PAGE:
US Corporations dodging Trump’s Tariffs
After Trump’s tariffs, companies with the money and legal know-how sought exemptions, routed imports through other countries, or made small product changes that moved them into a tariff-exempt category.
#China, #Trump, #Tariffs
Authored by Serban V.C. Enache via Hereticus Economicus:
In 1934, the US Congress passed the Foreign Trade Zone Act to allow companies to bring in and store merchandise without tariffs as long as these goods were not meant for domestic consumption. Almost 300 of these Foreign Trade Zones [FTZs] are present in the United States. The United States Customs and Border Protection website provides more information here. Companies faced with the 25 percent tariffs on top of regular duties are channeling funds in legal know-how in order to adapt to the Government’s new trade policy, policy designed to change China’s own commercial and business practices, albeit with no success.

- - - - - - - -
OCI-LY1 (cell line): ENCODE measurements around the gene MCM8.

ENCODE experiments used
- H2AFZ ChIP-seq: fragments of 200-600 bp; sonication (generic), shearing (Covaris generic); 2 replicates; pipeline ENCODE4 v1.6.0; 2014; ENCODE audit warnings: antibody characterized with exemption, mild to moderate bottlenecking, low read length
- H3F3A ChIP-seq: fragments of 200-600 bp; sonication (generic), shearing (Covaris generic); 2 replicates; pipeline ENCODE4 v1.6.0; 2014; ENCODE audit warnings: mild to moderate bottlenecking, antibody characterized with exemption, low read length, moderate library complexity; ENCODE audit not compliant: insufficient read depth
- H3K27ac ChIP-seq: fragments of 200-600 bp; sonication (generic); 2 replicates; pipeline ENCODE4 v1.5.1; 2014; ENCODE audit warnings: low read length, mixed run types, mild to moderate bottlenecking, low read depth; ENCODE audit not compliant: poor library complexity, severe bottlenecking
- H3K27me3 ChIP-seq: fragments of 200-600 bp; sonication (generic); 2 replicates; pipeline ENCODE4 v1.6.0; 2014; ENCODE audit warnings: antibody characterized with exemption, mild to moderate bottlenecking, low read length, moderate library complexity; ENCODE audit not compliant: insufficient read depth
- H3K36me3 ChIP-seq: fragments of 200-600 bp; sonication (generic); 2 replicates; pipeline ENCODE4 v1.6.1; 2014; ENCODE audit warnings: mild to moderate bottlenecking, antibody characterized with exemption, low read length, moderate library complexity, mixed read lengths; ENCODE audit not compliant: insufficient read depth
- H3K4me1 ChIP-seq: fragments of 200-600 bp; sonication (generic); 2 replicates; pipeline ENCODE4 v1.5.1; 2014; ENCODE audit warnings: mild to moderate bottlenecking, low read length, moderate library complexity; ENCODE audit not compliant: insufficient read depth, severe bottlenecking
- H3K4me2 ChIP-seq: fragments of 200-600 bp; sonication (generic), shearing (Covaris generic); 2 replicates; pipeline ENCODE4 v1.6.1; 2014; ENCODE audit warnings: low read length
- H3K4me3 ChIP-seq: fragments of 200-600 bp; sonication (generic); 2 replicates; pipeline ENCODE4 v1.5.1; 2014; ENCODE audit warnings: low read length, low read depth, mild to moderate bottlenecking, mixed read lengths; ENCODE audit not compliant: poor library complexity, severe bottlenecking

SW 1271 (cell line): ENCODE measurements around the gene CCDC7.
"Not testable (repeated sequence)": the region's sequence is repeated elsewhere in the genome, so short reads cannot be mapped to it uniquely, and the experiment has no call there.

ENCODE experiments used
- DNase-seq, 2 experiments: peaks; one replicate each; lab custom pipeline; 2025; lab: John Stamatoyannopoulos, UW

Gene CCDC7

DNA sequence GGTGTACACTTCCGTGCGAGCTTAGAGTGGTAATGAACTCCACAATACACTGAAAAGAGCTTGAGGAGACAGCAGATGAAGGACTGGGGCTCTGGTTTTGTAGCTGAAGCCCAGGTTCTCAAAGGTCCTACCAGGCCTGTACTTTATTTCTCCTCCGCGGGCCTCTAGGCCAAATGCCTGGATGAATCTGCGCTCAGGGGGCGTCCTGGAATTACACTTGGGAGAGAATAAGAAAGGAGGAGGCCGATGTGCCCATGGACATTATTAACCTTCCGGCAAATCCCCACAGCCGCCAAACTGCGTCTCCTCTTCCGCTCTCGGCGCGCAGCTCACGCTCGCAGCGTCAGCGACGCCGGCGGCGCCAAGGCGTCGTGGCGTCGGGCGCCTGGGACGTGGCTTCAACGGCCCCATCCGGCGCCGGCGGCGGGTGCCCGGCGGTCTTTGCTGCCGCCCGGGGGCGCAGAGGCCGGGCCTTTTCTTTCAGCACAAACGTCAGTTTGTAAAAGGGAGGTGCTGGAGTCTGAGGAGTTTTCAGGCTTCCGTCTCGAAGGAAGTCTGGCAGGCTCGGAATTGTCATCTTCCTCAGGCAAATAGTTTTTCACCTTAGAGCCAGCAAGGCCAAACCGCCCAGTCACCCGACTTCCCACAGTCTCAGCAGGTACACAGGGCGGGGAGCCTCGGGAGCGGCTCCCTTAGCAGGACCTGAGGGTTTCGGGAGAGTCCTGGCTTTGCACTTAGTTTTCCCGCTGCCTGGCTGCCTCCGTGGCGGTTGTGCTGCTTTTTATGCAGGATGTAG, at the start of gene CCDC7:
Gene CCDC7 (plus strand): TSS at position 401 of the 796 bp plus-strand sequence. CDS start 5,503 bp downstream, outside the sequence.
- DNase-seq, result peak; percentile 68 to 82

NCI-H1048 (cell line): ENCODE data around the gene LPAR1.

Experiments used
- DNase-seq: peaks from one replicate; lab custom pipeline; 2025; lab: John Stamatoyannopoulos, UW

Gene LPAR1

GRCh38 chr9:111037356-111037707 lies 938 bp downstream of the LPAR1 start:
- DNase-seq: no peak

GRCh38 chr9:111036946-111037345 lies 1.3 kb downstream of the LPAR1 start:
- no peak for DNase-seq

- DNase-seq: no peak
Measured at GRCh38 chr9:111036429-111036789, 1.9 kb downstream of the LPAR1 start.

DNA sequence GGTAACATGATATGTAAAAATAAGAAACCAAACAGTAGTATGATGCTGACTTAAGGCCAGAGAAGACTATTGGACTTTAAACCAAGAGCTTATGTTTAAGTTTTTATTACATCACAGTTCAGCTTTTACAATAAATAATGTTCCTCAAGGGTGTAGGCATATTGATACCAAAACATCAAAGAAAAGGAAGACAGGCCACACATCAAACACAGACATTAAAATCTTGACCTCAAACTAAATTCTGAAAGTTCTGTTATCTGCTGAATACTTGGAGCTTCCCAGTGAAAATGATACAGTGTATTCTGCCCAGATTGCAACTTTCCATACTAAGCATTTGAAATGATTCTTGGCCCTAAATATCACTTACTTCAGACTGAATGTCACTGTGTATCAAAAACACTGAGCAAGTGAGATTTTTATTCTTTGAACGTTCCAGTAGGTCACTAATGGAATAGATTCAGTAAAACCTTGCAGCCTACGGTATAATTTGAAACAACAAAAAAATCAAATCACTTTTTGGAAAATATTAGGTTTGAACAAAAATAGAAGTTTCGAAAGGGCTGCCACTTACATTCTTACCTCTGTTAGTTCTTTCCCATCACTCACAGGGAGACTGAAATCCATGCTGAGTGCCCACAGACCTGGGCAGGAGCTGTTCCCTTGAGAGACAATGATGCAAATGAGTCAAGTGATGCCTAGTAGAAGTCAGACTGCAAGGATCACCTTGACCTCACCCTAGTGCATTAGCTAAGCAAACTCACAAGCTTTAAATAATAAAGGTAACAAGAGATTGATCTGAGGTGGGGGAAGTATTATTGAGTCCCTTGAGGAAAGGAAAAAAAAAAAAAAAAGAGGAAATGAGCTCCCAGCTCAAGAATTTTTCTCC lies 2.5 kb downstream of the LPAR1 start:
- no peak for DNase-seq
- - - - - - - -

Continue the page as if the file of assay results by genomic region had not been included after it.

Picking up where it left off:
The Trump administration, via its use of tariffs, has tried to accomplish different objectives, one of them being the revitalization of US manufacturing. The effort will take time, years possibly. For countries without tradition in manufacturing, it can take decades. The US can grow this sector both in volume and quality via free trade or protectionism. I’ll explain the former path at the end of the article. But now let’s talk about protectionism. Like I stressed on previous occasions, tariffs alone won’t cut it. They have to be part of a nation-wide reindustrialization plan; this means big state contracts for infrastructure creation using domestic resources [materials, equipment, and labor] and skill development programs. In lack of this comprehensive national scheme, the economic drag from the tariffs is felt in net terms and for a longer time period. The case of FEDCO’s new pump model illustrates this perfectly. When they switched product suppliers from Chinese foundries t ...